A Brief History of the MZ-80A
The MZ-80A first appeared in the U.K. around June 1982, only a few months after Sharp had launched the MZ-80B, and many people were initially disappointed to find that the MZ-80A appeared to be nothing more than a slightly upgraded version of the MZ-80K.
Nevertheless, the upgrades were significant, as they included a proper QWERTY keyboard; a facility to bank-switch the Monitor ROM and RAM; a better disk System; and a double-screen VRAM which allows the user to ‘scroll back‘ past the current top-of-screen.
The MZ-80A was reviewed in the PCW Magazine in June 1982. The reviewer obviously had mixed feelings because he was expecting the next Sharp machine after the MZ-80B to be something special, and he ended up with the following comments and typical prices:
“Throughout this benchtest I found myself saying.. if only Sharp had given it the graphics from the MZ-80B….if only the screen had 80-column capacity… if only there was a colour option… if only the processor had been uprated to 4MHz – any one and preferably all of these would have made me… more enthusiastic“
|MZ-80A with 48K RAM||£478|
|Single Floppy Drive ( with card )||£400|
|Twin Floppy Drives ( with card )||£590|
|P5 Printer ( with card )||£402|
All these are EX VAT; in the same Magazine a TRS80 Model III with 48K & no data recorder cost £599 ( EX VAT )
I bought my first MZ-80A second-hand in February 1985, for £500; with I/O box, twin 5.25“ disk drives, Disk Basic, and a printer card. Shortly afterwards I obtained MZ-80A CP/M and converted the double-screen VDU circuitry to switchable 40 – 80 columns so that I could run most CP/M applications; however, the TPA in the MZ-80A CP/M system is only 38K, and DBASE II therefore refuses to load.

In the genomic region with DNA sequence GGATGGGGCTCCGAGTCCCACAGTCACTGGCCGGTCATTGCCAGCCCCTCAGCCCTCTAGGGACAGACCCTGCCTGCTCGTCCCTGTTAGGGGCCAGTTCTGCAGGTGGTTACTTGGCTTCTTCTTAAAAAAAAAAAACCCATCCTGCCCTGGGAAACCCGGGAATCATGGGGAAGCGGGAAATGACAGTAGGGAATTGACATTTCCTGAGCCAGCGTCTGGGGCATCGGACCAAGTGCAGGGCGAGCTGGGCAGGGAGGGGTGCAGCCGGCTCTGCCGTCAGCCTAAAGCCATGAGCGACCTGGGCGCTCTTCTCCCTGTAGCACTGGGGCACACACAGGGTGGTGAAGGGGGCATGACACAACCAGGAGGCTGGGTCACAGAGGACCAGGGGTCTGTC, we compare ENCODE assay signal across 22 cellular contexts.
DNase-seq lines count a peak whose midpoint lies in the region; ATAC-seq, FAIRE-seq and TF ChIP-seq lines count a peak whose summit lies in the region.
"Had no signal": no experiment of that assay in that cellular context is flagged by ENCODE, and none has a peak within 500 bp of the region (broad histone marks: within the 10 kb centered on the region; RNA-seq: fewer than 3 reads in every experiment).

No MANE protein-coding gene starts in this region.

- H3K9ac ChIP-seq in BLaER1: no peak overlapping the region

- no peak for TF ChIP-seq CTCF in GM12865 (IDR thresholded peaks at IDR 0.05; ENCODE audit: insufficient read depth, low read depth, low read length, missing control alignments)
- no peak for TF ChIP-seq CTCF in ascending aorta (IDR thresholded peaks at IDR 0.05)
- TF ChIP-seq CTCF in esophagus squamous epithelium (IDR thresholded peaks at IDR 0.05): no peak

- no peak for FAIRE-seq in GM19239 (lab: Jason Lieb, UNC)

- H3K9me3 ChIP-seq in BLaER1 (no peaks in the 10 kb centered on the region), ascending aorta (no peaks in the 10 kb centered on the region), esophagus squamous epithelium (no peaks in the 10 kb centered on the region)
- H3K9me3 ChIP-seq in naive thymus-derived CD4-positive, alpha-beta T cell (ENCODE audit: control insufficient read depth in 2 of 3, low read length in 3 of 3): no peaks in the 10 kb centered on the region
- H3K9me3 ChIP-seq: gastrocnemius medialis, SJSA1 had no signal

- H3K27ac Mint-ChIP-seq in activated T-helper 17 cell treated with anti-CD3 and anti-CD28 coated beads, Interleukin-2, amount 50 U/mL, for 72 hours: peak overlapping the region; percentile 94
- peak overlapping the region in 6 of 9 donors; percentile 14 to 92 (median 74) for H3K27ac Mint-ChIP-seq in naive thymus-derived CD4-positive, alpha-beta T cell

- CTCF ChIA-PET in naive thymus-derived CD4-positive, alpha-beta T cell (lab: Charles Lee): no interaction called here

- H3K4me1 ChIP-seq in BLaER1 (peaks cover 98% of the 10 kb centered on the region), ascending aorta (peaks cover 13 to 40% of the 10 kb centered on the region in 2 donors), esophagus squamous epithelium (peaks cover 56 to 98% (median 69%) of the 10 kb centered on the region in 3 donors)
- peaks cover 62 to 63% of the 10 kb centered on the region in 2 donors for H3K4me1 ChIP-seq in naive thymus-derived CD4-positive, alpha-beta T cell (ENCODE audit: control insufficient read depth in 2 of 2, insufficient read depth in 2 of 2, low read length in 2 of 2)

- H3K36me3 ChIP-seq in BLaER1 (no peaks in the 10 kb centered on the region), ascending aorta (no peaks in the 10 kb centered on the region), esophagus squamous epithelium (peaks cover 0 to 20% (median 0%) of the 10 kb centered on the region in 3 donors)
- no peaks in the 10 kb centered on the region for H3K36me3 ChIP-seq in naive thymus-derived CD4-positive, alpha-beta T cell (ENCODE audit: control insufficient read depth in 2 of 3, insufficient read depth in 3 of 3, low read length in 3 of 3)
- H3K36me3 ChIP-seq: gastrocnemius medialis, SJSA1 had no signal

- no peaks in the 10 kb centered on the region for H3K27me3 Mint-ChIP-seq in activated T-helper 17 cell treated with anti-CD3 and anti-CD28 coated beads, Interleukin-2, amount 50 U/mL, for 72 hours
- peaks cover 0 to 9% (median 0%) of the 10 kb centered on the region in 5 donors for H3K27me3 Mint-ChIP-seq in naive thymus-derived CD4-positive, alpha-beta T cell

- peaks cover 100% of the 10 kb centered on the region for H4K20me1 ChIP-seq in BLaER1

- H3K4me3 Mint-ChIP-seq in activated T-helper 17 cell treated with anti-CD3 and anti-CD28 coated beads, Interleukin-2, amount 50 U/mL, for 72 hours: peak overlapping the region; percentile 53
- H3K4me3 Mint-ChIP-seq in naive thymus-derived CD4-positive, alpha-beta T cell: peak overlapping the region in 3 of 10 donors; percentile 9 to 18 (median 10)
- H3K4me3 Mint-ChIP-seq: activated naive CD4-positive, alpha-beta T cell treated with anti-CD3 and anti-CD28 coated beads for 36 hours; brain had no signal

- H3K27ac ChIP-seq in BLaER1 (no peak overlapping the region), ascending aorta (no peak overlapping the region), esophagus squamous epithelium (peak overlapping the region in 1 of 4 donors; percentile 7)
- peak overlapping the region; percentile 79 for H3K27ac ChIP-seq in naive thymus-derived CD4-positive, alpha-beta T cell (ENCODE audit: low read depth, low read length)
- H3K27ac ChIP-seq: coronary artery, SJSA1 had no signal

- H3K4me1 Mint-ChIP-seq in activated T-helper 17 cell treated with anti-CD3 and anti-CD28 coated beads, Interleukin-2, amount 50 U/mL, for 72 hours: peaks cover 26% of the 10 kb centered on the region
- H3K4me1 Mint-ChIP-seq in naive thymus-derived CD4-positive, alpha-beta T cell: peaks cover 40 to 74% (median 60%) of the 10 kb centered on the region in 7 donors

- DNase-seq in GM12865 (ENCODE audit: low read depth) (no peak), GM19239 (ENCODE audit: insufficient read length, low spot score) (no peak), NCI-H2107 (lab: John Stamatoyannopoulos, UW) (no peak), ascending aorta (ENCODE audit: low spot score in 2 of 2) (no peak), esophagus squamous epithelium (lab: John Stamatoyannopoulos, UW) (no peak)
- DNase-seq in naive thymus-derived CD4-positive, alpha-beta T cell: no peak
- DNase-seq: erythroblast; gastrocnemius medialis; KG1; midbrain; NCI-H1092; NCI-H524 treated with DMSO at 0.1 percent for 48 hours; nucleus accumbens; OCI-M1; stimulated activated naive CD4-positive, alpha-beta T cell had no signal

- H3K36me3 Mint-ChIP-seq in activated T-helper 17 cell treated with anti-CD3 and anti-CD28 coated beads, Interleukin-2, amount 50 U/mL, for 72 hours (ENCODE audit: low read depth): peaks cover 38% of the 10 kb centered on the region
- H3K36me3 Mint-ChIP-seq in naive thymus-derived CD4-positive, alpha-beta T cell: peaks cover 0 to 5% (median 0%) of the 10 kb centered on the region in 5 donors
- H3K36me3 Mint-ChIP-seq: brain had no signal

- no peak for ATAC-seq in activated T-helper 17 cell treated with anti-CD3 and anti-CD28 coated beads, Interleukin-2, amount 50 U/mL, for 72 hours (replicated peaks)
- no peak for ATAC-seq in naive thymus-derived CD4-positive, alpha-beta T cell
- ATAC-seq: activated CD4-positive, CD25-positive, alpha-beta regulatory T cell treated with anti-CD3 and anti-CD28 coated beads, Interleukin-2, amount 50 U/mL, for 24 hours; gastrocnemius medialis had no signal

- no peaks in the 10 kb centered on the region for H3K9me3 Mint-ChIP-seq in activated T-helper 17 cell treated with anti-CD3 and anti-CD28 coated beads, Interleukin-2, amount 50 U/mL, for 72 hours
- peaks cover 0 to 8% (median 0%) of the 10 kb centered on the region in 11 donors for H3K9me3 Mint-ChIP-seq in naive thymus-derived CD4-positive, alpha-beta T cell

The MZ-80A main board is easily converted to run at 4MHz instead of 2MHz. This modification does not affect the disk drives, but it does affect tapes, so contra-mods have to be made in hardware or software in order to read or write tapes meant for a standard 2MHz machine. This makes life complicated, so I never use this upgrade.
My original MZ-80A main unit is still going strong in 1999, and has never given me any serious hardware problems. However, the tape heads require regular cleaning; and the PRESS PLAY contact requires an occasional rub with fine emery paper – this job is more difficult than on the MZ-80K because the tape deck has to be removed to get at the contact, and even then it is a fiddly operation. Otherwise the MZ-80A is easy to maintain – probably the easiest machine of all the MZ-range, as when you lift the hinged top cover everything is revealed, including the VDU circuitry.
As a collector‘s item the MZ-80A, fitted with the SUC 80-column modification, can run a lot of useful software. And in spite of its technical limitations it is a curiously attractive little machine – neat, compact, relatively lightweight, and with a very nice keyboard ( easily reprogrammed to remove its only drawback, the need to use SHIFT to access the DOWN and RIGHT cursor keys ). Overall, the MZ-80A is a handy little machine, and I would not want to be without one in my collection.